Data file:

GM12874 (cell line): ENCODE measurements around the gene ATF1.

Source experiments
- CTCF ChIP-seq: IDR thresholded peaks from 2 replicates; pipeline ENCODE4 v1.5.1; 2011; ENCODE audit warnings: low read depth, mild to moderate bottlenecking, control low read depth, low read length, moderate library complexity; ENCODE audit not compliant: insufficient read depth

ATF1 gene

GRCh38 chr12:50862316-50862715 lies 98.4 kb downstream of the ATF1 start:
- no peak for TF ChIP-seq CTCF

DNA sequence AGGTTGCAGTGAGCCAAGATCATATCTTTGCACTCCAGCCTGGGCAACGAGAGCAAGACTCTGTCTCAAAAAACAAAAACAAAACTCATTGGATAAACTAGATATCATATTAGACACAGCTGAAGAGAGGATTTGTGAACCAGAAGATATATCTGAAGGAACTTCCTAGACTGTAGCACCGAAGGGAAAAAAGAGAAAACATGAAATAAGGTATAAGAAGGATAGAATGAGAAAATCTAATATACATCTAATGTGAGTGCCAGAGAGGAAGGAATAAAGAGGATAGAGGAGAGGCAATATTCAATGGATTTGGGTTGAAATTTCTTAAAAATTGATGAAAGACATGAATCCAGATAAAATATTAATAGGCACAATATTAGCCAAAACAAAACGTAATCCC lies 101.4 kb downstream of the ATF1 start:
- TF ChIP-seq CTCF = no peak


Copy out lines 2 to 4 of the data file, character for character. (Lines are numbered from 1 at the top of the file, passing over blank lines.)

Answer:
Source experiments
- CTCF ChIP-seq: IDR thresholded peaks from 2 replicates; pipeline ENCODE4 v1.5.1; 2011; ENCODE audit warnings: low read depth, mild to moderate bottlenecking, control low read depth, low read length, moderate library complexity; ENCODE audit not compliant: insufficient read depth

ATF1 gene